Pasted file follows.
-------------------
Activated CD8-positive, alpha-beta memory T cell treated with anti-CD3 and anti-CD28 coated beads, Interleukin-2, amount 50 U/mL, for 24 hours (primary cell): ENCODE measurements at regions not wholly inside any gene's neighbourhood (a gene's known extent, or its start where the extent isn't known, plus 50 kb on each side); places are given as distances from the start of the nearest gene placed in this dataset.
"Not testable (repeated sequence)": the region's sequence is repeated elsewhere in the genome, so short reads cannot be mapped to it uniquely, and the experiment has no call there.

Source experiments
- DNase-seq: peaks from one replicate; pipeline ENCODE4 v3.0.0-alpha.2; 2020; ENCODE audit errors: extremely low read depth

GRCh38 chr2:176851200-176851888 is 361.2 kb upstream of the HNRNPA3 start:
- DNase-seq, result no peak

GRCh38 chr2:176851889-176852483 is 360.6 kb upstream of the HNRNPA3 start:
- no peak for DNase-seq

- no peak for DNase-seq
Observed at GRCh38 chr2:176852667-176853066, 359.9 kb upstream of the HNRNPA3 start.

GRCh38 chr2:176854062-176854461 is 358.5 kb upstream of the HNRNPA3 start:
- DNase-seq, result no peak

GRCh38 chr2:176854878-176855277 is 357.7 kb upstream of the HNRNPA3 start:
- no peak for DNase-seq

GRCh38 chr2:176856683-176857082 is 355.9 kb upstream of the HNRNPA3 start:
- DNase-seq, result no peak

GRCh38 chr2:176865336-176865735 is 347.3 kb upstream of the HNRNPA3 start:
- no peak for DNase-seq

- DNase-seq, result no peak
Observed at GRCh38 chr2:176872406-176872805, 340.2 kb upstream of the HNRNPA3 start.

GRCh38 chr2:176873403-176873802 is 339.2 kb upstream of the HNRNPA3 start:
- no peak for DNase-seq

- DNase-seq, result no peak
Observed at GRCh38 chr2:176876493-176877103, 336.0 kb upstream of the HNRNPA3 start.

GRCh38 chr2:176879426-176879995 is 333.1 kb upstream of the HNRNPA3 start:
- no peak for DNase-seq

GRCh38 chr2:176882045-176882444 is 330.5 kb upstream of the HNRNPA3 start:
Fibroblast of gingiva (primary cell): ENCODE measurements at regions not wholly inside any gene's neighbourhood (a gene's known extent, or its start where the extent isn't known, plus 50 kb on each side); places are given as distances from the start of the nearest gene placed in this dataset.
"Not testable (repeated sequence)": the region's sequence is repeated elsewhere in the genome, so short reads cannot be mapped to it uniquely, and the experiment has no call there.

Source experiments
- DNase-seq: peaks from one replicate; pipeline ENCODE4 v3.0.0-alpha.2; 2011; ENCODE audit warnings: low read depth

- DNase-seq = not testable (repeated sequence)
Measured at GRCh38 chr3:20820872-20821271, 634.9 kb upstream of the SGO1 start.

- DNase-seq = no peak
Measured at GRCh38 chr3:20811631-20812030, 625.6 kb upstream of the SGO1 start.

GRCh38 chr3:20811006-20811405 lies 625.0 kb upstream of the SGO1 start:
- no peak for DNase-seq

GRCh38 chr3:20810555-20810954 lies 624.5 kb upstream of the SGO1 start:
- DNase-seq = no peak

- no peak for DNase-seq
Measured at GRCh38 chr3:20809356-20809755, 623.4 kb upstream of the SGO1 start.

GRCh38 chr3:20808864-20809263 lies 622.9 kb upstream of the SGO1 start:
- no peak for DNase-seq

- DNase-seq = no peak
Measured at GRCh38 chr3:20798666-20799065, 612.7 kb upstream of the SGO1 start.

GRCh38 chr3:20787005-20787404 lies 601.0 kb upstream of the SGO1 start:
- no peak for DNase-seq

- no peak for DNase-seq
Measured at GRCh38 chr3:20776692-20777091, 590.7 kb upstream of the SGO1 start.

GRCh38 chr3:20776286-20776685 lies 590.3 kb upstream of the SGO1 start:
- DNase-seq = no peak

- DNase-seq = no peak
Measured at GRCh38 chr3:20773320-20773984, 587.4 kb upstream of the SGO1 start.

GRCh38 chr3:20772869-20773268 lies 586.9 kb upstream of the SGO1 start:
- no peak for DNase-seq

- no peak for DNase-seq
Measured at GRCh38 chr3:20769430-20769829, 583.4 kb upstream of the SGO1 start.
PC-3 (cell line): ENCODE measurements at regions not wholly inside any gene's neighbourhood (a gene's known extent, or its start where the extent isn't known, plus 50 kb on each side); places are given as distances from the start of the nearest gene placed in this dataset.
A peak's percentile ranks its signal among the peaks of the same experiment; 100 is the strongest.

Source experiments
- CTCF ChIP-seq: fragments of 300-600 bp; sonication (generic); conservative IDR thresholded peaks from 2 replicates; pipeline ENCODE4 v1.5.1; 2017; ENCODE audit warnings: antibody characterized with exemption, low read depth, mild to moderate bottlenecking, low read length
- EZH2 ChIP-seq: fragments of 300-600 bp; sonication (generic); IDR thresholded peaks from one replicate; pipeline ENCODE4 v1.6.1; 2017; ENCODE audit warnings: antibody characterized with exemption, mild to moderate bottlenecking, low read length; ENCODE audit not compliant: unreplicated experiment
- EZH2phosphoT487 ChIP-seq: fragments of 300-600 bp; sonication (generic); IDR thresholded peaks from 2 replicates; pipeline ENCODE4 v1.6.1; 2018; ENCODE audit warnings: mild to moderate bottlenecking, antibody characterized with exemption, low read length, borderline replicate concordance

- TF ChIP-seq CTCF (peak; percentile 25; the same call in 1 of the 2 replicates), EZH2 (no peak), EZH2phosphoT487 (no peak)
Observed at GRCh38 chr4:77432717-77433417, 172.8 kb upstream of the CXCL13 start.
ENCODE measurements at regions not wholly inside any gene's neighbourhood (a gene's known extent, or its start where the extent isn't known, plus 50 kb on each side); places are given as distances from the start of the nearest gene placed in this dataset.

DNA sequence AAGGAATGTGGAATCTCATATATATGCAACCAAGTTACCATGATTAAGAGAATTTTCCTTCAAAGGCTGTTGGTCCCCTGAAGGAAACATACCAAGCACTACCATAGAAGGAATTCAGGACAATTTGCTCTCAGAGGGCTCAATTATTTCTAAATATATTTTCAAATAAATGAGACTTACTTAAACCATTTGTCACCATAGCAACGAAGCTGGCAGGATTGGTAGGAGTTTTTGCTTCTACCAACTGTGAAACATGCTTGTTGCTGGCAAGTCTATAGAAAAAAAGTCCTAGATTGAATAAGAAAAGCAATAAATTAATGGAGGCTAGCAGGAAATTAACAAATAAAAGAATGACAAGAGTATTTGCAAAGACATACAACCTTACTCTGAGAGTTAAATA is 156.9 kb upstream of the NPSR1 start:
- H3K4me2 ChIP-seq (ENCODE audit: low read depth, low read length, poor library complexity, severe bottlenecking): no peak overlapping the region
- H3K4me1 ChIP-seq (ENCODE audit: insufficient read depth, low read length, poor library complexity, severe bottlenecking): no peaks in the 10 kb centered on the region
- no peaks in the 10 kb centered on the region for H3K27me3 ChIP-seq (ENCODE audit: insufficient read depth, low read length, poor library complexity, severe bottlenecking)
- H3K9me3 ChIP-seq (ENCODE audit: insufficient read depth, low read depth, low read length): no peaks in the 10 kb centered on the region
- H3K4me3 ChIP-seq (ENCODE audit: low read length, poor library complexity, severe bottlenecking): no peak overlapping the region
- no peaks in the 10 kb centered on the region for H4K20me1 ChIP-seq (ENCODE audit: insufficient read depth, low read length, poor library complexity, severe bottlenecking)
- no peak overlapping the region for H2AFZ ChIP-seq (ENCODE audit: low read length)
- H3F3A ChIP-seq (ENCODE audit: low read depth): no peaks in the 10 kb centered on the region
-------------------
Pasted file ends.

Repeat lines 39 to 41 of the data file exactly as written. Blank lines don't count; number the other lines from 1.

- DNase-seq = no peak

- no peak for DNase-seq
Measured at GRCh38 chr3:20809356-20809755, 623.4 kb upstream of the SGO1 start.